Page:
We chose to end our trip to Mexico in Cancun (photos) and to take a little vacation there. Now, I know some of you are thinking, “Vacation? I thought you were already on a vacation.” We think of this as a vacation since it is so different from our regular type of travel. And, Cancun itself is very different from most of the rest of Mexico. Some people would say that it is not the “real” Mexico. But it is a very beautiful place with terrific places built for tourists to enjoy.
Chichen Itza (photos), pronounced chee–chen eat-sah, is the best known and arguably best restored of the Yucatan Maya sites. Since it was included in the list of the new seven wonders of the world, everybody wants to have a look and busloads of tourists are brought in daily. We chose to book a room in the small town of Piste which is just to the west of the entrance to Chichen Itza. This allowed us to walk the mile or so to and from the site.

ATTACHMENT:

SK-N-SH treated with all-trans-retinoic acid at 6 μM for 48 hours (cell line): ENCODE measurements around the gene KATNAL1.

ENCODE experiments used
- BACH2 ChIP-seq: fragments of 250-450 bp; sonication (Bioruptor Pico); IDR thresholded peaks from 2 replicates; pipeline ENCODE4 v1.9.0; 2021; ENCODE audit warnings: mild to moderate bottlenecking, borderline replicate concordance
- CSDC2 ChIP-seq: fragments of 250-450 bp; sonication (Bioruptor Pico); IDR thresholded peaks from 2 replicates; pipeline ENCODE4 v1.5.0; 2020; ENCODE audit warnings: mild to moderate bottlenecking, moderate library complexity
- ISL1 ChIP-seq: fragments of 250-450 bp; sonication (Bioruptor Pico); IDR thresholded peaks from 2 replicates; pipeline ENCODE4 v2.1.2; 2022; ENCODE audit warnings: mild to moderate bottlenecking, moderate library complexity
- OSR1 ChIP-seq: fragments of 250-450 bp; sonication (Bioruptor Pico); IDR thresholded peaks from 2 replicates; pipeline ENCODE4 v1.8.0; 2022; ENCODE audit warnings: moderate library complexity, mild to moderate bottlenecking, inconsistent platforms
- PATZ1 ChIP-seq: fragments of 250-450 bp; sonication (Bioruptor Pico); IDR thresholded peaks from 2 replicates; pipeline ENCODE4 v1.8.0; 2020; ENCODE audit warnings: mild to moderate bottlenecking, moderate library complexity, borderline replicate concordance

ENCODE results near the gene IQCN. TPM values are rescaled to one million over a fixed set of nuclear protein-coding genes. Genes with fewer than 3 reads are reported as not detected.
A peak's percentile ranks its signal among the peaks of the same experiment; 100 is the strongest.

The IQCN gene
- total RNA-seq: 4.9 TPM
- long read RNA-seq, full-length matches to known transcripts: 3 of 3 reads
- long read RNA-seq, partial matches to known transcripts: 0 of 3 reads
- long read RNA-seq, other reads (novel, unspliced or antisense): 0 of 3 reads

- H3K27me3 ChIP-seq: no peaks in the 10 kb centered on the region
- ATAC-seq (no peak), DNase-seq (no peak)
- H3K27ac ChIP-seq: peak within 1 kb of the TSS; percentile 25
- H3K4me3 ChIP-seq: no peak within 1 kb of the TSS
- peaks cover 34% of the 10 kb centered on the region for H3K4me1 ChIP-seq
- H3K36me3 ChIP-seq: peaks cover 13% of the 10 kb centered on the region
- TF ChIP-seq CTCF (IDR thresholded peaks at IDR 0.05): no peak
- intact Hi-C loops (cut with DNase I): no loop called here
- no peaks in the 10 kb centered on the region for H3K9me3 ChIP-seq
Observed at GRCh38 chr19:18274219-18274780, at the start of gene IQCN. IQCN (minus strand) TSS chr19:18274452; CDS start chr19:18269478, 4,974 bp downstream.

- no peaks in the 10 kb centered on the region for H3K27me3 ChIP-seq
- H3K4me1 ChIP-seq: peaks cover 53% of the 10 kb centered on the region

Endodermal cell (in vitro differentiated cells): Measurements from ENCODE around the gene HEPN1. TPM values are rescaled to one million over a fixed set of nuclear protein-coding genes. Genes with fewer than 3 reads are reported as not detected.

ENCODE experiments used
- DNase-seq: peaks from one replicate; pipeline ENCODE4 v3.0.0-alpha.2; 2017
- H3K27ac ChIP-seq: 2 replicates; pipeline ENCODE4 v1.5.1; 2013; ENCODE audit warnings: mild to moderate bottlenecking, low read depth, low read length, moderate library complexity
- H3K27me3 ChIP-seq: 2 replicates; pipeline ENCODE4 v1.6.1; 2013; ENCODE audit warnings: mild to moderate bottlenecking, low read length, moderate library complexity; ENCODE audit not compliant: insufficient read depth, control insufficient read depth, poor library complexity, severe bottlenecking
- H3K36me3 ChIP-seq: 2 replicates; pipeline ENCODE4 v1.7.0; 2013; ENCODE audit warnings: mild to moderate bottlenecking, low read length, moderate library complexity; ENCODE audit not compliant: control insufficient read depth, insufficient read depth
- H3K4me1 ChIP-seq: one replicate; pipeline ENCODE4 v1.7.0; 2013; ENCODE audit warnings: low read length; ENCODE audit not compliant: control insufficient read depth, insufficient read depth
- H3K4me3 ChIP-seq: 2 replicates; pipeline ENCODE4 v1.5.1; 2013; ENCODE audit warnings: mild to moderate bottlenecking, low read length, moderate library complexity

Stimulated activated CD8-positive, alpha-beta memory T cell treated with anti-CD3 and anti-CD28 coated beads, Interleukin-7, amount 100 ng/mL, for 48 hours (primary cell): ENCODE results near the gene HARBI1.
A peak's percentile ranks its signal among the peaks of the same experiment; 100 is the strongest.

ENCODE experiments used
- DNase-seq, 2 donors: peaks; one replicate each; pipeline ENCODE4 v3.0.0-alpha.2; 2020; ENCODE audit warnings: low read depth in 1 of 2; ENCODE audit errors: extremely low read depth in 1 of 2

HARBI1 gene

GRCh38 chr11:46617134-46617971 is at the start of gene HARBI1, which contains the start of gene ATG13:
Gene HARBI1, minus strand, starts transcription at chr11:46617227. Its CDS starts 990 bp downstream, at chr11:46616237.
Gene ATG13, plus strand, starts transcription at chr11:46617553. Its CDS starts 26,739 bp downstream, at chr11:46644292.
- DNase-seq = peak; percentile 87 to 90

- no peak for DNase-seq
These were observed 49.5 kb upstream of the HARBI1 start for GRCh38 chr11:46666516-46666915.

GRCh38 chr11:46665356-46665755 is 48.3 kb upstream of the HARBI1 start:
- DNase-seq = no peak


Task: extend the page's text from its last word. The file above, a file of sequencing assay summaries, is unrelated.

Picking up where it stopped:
Merida (photos) is the capital of the Yucatan state of Mexico and is the center of the Mayan culture for the Yucatan peninsula. The Mayan settlement that once stood where Merida now stands came under Spanish rule in 1542. The Spanish conquistadors proceeded to build Merida into the regional capital, dismantling the Maya pyramids using the material to build the cathedral and other important structures, a familiar theme. The cathedral, Catedral de San Ildefonso is said to be the oldest church in Mexico and North America.
We didn’t really do very much in Campeche (photos). Campeche state lies in the western side of the Yucatan and is the least visited part of this region. It is home to vast tangles of jungle and the Yucatan’s lesser known Mayan ruins. The city of Campeche has been painstakingly restored in a full range of pastel colors. It lies along the Gulf of Mexico with a mostly western facing coastline.